In these tough economic times, that trip to Italy is looking less likely! Have no fear, in Livermore Valley you can take a trip to Italy without the hefty pricetag.  Livermore Valley wineries offer Italian inspired wines with a warm and friendly atmosphere.  Play bocce ball on world class courts and enjoy your meals.

Eat: Terra Mia Italian Restaurant
Slow down and enjoy the food in a truly warm Italian atmosphere. At Terra Mia, dishes are carefully prepared using only the freshest locally grown organic ingredients. All the food is made from scratch, like the trattorias and ristorantes in southern Italy. It takes time to make these fresh pastas and entrees, so expect a 20-30 minutes wait while your food is prepared. Spend that time enjoying an appetizer and glass of wine, relax, enjoy your food and conversation with your friend, partner and family.
Phone: (925)456-3333

Wineries: Breasts' Best Friends

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By Courtney Cochran

Guffaws over the title of this entry aside, breast cancer is no laughing matter. And with Breast Cancer Awareness Month squarely upon us, I'm happy to report that numerous wineries are spearheading initiatives in October to help spread the word and stem the suffering associated with this terrible disease. Read on for highlights of wineries with the most interesting - and interesting-sounding - breast cancer support programs.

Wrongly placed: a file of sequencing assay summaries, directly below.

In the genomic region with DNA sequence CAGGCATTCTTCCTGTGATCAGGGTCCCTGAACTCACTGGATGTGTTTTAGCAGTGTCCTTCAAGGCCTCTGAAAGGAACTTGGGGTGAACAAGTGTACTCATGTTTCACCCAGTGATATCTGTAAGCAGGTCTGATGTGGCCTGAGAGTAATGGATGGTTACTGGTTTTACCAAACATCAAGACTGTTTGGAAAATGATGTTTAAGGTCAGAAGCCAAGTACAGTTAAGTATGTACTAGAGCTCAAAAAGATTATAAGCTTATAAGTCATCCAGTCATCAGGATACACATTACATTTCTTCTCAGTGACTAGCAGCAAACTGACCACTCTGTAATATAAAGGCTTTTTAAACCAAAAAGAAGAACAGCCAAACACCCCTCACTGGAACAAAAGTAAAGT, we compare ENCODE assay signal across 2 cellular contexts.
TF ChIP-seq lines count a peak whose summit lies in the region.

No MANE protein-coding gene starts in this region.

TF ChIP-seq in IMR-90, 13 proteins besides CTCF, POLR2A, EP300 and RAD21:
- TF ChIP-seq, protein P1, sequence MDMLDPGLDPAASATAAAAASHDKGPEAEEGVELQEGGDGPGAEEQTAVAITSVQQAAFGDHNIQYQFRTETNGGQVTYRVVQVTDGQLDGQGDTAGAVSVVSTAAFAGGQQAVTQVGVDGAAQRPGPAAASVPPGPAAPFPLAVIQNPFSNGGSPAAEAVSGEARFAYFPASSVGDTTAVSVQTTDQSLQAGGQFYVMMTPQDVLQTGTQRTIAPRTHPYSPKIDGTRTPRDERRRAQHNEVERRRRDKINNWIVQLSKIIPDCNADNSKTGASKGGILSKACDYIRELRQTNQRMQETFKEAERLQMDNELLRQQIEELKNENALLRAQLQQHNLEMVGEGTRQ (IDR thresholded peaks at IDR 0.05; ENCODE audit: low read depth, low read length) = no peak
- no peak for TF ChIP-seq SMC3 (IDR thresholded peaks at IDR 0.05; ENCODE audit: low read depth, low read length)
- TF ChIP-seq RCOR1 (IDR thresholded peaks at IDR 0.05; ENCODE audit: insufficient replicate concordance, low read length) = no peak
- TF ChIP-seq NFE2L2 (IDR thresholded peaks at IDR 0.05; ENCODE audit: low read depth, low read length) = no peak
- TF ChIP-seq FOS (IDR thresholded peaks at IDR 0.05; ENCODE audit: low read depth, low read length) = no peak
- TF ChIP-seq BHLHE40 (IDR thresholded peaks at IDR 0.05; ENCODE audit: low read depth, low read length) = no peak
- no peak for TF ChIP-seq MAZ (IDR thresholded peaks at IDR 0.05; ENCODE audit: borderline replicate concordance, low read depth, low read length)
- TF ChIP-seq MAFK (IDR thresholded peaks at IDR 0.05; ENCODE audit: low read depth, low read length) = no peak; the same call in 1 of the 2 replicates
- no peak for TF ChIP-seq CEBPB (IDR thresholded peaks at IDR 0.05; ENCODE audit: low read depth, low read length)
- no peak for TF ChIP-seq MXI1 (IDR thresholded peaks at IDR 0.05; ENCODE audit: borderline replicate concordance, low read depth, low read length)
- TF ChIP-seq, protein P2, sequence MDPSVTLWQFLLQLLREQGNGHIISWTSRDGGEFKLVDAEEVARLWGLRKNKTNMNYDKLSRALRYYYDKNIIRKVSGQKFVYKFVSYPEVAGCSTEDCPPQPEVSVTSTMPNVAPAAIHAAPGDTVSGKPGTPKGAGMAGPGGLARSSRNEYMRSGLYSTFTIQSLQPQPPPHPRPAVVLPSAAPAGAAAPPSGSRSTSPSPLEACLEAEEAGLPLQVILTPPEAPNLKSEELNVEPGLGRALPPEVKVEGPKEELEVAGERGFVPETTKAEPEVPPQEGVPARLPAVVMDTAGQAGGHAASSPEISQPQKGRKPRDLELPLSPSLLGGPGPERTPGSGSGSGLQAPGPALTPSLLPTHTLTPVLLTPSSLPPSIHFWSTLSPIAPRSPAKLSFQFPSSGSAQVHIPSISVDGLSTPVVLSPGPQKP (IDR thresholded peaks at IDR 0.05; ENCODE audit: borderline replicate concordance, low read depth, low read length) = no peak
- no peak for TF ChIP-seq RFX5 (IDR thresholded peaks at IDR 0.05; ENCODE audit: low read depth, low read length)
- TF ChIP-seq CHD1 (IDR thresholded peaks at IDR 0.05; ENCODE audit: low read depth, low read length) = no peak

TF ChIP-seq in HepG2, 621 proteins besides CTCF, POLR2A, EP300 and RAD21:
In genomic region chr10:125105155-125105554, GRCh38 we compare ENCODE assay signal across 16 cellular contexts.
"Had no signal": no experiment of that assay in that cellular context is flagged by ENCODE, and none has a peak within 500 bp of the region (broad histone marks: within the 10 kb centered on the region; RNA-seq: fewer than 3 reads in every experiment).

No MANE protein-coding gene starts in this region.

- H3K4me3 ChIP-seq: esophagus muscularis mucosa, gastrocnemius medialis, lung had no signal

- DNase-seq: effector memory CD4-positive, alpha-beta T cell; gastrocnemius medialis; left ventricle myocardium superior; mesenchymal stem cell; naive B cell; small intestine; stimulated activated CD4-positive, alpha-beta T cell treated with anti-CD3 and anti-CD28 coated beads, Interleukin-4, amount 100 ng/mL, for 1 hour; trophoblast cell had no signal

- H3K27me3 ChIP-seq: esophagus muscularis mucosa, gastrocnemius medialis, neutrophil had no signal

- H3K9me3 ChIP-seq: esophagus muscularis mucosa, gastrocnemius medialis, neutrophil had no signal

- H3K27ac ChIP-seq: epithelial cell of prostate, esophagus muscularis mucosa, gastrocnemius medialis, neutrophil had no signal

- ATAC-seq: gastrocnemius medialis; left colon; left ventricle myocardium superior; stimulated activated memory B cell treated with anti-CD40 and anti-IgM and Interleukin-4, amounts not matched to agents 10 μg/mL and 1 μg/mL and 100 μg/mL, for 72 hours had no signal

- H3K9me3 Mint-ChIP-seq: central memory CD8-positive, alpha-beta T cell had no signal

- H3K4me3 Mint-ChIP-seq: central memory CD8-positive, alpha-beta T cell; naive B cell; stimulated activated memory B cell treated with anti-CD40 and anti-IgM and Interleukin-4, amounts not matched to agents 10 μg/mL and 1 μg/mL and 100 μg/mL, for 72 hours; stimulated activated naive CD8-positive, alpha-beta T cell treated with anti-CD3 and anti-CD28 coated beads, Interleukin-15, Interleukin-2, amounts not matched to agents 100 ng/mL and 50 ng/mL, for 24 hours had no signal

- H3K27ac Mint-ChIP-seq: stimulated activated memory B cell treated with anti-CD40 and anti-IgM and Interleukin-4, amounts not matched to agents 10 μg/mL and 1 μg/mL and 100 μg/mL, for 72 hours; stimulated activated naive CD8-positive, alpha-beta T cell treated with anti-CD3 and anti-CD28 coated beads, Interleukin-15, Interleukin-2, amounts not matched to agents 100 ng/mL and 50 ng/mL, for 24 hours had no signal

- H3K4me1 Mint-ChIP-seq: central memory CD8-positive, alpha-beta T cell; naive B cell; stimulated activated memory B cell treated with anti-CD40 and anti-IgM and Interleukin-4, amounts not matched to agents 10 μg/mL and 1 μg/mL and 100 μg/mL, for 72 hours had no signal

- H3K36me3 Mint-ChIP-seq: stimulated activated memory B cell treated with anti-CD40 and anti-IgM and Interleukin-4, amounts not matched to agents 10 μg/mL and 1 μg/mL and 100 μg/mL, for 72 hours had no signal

Wine 2.0 Takes Off

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By Courtney Cochran

With the rash of new social (heh, Facebook) and micro-social (Twitter, anyone?) networking sites, it was only a matter of time before the techno-connectivity bug hit the wine world, big time. Enter Wine 2.0, an organization whose tagline - "Blending the Line Between Wine & Technology" - sums up its vocation, though there's a lot more to the organization that just sips and bits.

Picking through harvest season Pt 2

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By Robert Farmer
As I hopefully illustrated in my previous post, in addition to espousing my love for harvest season, it is at this time of year that winemaker's earn their wings. But in addition to bringing together the culmination of a full year's work in the vineyard, winemakers are also, alas, forced to play the hand they are dealt. That is, not everything is within their control. And in California this year, vintners have been harvesting in the aftermath of a particularly challenging growing season. Beginning with unexpected and untimely late frosts at the beginning of the year, moving through a hellish season of wildfires, and finally enduring another drought year, the grapes in this season's haul have been through it all.

Picking through harvest season Pt 1

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By Robert Farmer
I love harvest for so many reasons. Most have to do with the time of year--I'm a big fan of fall; the crisp air, the changing colors, the shortening days, the whole thing. But with particular regard to wine itself, harvest is an obviously interesting time of year.  It's the time of year at which everything that happened in the preceding months comes to bear in the vineyards.  From weather to soil quality, to farming techniques, this is more like "crunch" time than it is "crush" time.